To Debbi, this shift in the industry reveals a lot about the relationship Black people have to tattoos and only emphasizes her desire to ink dark skin. "These are my people," Debbi shares. "We deserve good tattooing. We deserve to have good bodies of work on our bodies, too. Just because we're darker doesn't mean that we're not capable of it or capable of having them. It says that we're just as talented, no matter the color. We know good work and we do good work! It’s humanizing."
Based in: Brooklyn, New York City
Cake, like most self-taught tattoo artists, began her work on friends. Six years later, she is tattooing professionally and working out of a studio space in her apartment, where she works with predominately Black and brown women, femmes, and queer folks. "I didn't really necessarily think about doing that at first, making my brand more for people who are like me," Cake shares. "But then after temporarily working out of a tattoo shop [that was] like a typical tattoo shop — a very male-dominated, boys club type of feel in there — that made me feel to go do my own thing and let me make it somewhere that I would want to get tattooed. [Making it] somewhere comfortable was what I really cared about when I was making my space."
Cake expresses that she has always tattooed Black and brown people. Hailing from Coney Island, those are the people that made up her neighborhood, the people she knew, the people that would form her target audience. "I feel like Black and brown skin is similar to Black and brown hair," she says. "It's more sensitive. It's got to be taken care of a little more." Taking care of the skin as a tattoo artist begins way before the needle makes contact. This mindfulness can even begin during the design stages. "Working with the skin tone [is important]," says Cake. "My friend Aya, she draws on brown paper. When tattoo artists draw, or when most artists draw [stencils], you start out on this white piece of paper — and I never thought about this — but the drawing is already gonna look different on a Black or brown person because you're not starting on that brown sheet. I feel like that might also be a way [to care for darker skin], if you're starting with [a darker canvas] as your background versus this bright white paper."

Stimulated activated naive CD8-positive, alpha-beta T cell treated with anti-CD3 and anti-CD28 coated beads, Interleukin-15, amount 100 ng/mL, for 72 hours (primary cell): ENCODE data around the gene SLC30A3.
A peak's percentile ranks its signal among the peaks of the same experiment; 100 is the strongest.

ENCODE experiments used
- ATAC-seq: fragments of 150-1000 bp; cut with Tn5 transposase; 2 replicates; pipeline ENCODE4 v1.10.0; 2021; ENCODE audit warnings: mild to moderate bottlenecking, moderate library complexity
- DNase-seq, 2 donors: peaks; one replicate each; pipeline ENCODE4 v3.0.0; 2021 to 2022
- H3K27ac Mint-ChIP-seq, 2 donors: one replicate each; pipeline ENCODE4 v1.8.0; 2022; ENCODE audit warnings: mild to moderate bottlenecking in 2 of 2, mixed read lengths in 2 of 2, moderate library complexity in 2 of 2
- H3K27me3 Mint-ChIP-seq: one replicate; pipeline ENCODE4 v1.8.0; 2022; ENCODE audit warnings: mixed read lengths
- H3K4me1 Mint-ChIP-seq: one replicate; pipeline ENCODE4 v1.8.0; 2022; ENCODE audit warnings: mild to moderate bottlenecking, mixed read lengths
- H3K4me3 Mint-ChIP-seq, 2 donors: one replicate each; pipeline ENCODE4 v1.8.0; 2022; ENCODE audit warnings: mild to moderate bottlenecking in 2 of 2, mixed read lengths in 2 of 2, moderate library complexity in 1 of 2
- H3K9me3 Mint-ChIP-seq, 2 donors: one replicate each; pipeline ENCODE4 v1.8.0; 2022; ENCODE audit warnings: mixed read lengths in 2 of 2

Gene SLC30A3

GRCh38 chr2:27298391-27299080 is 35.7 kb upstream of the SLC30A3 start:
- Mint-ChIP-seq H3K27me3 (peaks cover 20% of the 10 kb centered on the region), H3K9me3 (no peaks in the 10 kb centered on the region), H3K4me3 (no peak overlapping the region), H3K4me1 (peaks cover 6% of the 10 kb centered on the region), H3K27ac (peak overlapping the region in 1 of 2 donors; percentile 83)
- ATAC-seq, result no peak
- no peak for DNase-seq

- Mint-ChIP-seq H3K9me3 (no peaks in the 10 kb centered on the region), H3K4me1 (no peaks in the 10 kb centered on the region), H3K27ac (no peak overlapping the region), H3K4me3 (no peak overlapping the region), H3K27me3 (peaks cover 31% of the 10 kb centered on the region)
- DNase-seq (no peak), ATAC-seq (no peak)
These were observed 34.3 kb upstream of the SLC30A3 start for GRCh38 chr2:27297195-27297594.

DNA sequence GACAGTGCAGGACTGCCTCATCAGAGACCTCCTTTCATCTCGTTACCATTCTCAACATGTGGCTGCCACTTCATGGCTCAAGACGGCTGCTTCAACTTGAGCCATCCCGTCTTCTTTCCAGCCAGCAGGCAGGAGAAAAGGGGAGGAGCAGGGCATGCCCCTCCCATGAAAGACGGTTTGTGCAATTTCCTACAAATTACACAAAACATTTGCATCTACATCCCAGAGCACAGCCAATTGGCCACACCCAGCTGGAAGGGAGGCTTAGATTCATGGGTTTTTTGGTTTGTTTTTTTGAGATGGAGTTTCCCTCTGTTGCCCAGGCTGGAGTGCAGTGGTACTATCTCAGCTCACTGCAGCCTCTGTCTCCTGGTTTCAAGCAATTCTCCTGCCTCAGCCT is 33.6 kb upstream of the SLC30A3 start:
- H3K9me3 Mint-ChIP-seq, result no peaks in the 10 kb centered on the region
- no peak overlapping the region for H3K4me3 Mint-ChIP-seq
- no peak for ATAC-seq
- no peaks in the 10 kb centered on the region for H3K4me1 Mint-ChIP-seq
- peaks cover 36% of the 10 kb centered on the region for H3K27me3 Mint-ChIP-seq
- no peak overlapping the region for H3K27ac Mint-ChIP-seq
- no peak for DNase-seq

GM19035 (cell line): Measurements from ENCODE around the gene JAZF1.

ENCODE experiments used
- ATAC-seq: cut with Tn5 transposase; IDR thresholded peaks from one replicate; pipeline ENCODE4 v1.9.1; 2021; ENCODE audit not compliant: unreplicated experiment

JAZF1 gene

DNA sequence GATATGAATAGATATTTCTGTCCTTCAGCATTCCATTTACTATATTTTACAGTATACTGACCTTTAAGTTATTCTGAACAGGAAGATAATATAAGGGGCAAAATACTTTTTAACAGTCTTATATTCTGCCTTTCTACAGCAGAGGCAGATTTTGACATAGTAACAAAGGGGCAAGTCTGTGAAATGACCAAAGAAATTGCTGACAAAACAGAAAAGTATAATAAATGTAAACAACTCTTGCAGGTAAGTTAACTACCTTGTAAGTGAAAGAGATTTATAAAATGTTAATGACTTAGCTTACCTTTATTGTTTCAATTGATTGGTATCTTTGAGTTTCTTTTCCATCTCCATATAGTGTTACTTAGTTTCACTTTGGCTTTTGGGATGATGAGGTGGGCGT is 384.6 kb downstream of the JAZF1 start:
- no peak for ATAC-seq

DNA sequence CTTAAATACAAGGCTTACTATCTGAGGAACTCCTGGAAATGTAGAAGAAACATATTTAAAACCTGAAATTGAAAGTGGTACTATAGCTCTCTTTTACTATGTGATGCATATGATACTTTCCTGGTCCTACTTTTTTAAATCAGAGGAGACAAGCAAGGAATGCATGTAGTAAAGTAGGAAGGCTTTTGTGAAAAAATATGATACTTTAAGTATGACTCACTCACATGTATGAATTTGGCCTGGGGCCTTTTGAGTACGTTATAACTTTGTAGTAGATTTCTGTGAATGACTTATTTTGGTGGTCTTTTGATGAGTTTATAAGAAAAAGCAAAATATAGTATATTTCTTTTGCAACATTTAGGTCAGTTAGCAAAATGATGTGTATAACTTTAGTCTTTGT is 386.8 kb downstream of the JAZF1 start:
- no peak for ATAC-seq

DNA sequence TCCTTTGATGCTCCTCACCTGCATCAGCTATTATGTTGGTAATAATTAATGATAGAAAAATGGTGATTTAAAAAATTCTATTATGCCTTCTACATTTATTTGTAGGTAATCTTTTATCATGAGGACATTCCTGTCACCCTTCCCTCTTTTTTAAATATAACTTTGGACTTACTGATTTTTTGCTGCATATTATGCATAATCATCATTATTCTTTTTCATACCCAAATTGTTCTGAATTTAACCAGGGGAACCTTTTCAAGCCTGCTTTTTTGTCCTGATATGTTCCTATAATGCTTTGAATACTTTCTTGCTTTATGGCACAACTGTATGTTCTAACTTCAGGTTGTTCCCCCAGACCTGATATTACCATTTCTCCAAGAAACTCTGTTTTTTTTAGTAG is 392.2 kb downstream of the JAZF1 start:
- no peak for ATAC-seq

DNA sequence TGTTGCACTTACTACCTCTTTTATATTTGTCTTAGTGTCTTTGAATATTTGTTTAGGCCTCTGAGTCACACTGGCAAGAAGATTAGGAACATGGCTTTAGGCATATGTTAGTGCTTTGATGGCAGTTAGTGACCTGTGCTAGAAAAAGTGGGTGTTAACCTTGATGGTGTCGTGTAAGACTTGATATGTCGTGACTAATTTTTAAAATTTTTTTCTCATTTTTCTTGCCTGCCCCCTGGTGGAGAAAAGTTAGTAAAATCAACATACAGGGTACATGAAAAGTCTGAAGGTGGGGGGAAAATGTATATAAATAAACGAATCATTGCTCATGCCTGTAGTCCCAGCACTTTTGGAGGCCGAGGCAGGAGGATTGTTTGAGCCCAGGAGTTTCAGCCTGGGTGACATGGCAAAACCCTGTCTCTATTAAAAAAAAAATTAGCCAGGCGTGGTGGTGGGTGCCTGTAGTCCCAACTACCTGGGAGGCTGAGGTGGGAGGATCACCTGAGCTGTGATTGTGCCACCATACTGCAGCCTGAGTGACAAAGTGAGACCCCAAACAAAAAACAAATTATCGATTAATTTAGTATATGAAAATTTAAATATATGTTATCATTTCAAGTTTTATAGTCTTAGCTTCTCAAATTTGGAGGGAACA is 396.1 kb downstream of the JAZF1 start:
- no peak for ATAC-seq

The colorism against clients in the tattoo industry baffles Cake to the point where she was almost oblivious to it until recently. "I never was like, 'Wow, I hope I get a white client. Wow, this white skin is going to make my tattoos look better' It's just weird to me. I live in New York City. When you live in New York City and you have a majority white clientele, that’s weird to me because it’s such a diverse city."